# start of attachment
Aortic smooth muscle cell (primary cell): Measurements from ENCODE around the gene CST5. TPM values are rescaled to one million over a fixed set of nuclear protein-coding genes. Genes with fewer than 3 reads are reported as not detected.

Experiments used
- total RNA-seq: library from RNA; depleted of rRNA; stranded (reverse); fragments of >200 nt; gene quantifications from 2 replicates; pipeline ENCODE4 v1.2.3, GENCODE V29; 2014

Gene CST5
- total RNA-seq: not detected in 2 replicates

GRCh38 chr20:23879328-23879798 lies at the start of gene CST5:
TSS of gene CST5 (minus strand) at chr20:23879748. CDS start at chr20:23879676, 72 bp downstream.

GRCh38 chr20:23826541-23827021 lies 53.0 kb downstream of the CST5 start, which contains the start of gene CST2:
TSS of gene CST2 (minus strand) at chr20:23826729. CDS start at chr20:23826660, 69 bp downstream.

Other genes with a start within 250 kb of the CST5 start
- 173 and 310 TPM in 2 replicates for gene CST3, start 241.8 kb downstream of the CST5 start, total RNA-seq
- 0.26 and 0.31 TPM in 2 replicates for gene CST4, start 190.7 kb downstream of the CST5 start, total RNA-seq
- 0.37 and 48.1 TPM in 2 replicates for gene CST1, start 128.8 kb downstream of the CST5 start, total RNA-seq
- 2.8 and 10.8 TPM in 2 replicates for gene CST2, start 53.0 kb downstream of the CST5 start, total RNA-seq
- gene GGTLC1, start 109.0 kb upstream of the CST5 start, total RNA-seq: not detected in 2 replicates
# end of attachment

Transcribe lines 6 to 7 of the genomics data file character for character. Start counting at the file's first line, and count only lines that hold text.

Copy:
GRCh38 chr20:23879328-23879798 lies at the start of gene CST5:
TSS of gene CST5 (minus strand) at chr20:23879748. CDS start at chr20:23879676, 72 bp downstream.